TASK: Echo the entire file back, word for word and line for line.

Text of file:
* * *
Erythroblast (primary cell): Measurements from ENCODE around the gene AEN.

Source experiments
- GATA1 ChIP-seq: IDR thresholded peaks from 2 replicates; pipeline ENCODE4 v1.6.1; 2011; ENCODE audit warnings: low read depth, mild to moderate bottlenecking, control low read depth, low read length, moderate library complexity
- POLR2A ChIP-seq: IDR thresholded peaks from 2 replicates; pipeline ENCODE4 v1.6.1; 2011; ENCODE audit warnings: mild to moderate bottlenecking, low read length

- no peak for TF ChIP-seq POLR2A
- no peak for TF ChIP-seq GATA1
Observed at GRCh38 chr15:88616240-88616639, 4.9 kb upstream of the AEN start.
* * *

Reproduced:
Erythroblast (primary cell): Measurements from ENCODE around the gene AEN.

Source experiments
- GATA1 ChIP-seq: IDR thresholded peaks from 2 replicates; pipeline ENCODE4 v1.6.1; 2011; ENCODE audit warnings: low read depth, mild to moderate bottlenecking, control low read depth, low read length, moderate library complexity
- POLR2A ChIP-seq: IDR thresholded peaks from 2 replicates; pipeline ENCODE4 v1.6.1; 2011; ENCODE audit warnings: mild to moderate bottlenecking, low read length

- no peak for TF ChIP-seq POLR2A
- no peak for TF ChIP-seq GATA1
Observed at GRCh38 chr15:88616240-88616639, 4.9 kb upstream of the AEN start.